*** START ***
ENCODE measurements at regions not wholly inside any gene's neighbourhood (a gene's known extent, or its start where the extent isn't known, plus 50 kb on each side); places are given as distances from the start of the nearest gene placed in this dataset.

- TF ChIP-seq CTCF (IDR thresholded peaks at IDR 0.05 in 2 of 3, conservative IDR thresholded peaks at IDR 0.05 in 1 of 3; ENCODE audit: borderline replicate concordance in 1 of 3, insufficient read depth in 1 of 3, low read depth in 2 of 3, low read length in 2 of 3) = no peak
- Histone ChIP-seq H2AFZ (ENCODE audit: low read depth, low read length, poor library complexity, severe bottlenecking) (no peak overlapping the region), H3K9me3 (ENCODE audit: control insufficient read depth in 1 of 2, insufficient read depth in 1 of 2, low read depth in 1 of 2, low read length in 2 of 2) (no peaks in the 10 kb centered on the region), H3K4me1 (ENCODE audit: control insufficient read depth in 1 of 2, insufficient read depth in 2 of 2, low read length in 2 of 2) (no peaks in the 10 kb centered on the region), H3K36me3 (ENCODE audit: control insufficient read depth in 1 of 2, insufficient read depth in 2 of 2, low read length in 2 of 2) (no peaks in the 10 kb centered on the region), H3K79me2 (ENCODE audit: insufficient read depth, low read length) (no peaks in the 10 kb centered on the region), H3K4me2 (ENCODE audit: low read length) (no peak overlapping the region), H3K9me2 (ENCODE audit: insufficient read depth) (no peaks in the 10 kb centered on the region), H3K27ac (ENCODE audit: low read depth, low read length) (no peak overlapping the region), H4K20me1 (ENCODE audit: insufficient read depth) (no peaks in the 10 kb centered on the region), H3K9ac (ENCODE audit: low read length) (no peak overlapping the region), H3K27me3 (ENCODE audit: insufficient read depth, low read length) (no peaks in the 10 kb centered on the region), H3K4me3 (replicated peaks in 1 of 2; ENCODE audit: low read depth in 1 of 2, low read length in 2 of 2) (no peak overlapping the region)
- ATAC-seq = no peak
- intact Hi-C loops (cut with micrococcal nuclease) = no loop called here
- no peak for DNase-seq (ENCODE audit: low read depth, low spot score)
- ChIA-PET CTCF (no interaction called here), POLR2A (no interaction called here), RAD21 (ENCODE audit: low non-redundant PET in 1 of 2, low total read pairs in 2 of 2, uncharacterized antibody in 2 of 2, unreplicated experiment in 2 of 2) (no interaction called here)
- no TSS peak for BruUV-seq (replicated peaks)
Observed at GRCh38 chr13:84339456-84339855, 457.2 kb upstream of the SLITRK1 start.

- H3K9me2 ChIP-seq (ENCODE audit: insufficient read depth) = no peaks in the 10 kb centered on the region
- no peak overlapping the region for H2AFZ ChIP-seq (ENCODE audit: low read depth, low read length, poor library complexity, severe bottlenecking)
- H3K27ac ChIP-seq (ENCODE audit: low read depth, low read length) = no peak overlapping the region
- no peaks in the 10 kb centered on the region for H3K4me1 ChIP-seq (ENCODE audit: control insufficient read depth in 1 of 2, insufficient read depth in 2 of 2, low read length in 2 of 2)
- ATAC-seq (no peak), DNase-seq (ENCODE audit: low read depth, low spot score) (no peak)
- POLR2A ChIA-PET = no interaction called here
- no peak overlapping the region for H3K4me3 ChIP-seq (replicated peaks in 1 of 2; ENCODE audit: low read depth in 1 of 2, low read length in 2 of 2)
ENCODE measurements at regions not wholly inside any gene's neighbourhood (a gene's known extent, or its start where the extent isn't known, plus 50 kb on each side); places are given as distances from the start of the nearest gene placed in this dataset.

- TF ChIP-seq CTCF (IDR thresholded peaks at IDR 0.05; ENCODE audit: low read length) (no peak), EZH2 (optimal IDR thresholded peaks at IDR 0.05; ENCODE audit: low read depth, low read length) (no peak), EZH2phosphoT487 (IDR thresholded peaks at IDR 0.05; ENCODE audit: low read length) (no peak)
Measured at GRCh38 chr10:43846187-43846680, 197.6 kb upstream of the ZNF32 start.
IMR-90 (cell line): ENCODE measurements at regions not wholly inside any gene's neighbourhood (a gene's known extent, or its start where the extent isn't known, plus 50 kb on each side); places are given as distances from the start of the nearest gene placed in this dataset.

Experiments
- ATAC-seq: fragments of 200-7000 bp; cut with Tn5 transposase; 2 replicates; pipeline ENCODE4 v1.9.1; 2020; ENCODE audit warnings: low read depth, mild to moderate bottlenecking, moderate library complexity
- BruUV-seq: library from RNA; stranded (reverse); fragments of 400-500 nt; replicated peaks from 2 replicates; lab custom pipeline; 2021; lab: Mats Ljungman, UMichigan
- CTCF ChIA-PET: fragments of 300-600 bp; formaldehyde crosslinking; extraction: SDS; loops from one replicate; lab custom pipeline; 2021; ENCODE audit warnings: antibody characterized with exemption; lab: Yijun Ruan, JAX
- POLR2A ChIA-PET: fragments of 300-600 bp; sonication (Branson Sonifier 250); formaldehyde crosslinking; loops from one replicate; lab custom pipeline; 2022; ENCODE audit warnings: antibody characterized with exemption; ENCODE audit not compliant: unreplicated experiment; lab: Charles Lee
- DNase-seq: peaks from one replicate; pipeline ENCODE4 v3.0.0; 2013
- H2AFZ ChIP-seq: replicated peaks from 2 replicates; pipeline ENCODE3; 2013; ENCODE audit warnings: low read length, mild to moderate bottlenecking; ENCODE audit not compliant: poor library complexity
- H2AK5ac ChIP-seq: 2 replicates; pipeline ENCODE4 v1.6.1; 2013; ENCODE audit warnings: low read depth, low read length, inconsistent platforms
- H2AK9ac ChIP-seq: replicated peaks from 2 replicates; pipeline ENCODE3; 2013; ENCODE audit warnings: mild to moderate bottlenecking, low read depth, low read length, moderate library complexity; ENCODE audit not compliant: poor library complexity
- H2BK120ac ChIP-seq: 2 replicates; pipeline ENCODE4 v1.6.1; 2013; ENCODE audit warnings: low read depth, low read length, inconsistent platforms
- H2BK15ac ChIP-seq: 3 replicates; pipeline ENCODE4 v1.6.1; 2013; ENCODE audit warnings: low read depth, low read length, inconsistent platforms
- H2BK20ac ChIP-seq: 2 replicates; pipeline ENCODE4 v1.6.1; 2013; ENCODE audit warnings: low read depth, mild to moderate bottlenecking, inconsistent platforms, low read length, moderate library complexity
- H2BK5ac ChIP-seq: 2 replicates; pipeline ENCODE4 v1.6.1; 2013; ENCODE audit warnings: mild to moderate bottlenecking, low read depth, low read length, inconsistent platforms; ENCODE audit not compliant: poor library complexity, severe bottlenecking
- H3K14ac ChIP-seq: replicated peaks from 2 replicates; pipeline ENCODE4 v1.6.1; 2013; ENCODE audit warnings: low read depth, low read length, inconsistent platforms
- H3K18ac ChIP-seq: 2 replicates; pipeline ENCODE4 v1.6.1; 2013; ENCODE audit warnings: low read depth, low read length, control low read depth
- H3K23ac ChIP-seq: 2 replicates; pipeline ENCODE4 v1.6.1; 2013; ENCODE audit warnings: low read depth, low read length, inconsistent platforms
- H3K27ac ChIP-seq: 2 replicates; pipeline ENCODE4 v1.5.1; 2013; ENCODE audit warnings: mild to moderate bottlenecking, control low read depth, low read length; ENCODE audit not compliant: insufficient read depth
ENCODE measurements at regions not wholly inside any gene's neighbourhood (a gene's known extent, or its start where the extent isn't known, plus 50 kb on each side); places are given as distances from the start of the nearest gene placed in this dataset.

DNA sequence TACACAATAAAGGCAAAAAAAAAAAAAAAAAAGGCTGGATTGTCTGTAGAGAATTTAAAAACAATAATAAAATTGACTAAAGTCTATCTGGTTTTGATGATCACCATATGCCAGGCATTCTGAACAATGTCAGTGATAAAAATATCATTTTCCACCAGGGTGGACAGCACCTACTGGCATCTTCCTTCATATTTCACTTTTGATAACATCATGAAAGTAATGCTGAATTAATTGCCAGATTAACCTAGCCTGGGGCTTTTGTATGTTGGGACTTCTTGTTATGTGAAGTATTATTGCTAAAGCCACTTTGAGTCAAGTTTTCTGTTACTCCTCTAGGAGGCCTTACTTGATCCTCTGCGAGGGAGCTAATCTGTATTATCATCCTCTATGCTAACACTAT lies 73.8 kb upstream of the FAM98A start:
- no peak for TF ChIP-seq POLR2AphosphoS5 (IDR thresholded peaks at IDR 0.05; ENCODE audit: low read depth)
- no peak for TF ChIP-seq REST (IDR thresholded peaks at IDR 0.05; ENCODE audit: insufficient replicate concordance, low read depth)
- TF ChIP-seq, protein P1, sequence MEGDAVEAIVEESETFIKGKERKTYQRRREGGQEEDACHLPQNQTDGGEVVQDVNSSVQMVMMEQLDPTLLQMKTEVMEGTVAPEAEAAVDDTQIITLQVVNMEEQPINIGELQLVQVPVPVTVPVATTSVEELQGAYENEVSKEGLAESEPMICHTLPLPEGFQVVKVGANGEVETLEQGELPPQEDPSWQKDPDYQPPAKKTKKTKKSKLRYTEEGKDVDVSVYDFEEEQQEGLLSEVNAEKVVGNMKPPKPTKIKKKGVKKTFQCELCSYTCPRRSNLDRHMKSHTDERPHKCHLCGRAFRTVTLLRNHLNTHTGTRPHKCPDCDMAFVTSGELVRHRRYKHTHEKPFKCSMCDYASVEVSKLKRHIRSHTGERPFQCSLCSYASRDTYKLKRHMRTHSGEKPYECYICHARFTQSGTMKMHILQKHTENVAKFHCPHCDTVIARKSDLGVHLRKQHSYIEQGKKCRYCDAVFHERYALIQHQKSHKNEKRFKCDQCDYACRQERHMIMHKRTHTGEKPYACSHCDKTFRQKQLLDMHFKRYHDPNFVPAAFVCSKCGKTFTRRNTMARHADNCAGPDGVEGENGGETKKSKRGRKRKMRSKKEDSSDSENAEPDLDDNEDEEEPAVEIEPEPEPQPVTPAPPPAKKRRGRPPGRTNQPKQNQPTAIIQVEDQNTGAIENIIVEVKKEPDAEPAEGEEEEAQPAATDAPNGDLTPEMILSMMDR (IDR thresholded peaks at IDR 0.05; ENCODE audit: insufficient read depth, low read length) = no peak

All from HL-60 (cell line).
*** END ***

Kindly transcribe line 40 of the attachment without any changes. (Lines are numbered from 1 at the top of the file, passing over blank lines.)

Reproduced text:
- no peak for TF ChIP-seq POLR2AphosphoS5 (IDR thresholded peaks at IDR 0.05; ENCODE audit: low read depth)